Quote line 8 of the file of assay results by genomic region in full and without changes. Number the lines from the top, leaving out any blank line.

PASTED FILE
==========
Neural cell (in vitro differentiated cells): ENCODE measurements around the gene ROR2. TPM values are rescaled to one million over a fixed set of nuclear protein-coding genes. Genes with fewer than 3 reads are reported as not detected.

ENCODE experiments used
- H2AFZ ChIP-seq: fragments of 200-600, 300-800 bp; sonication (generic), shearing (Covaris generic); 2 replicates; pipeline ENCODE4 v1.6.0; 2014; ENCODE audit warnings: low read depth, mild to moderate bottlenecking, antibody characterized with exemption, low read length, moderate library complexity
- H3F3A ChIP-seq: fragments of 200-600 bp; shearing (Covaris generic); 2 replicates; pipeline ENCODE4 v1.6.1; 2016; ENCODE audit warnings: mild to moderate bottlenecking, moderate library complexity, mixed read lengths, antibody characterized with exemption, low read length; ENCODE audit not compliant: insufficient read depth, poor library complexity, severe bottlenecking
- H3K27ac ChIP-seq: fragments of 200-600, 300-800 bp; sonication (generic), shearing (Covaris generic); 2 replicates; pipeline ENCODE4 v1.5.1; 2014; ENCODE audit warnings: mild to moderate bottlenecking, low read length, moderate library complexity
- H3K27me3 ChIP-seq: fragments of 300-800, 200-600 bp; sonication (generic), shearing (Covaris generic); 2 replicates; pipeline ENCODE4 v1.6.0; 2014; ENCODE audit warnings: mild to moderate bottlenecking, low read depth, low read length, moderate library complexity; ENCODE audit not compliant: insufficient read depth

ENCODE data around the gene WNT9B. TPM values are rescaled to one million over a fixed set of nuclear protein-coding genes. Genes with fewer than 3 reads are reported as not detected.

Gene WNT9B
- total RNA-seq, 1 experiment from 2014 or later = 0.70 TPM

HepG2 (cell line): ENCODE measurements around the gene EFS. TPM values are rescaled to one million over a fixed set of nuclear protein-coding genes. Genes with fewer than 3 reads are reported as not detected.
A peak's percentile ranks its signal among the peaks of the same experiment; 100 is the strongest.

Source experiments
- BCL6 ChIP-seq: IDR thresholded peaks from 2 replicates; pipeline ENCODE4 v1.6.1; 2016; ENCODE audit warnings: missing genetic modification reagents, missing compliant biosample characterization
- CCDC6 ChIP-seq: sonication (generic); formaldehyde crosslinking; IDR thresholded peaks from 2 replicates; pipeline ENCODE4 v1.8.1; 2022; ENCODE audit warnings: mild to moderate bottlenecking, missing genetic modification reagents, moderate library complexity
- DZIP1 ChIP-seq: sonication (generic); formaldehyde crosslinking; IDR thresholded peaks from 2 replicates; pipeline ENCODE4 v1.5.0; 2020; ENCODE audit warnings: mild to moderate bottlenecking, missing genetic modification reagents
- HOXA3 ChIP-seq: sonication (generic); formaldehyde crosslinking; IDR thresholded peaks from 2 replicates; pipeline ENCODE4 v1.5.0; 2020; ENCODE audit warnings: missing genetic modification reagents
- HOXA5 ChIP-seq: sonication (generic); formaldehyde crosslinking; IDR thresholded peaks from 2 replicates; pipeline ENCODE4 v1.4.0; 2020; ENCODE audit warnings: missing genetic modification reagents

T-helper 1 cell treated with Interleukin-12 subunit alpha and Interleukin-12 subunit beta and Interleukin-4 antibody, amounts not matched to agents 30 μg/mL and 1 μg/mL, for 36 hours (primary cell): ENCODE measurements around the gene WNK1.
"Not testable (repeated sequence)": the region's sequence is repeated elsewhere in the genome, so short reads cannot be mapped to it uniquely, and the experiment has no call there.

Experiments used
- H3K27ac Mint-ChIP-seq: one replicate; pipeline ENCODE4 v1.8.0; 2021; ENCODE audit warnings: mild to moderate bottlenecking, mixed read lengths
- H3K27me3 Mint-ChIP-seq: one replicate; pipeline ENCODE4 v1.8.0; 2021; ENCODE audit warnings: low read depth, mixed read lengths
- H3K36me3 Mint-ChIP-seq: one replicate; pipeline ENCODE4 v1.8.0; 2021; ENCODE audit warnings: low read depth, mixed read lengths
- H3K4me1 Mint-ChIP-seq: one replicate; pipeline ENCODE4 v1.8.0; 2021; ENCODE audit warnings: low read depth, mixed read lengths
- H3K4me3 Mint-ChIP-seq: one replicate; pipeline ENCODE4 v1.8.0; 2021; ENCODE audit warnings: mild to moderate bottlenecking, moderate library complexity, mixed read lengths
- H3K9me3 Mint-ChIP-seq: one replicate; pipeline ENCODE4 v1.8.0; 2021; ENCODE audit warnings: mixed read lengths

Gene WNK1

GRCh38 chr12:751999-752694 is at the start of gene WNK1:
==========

Gene WNT9B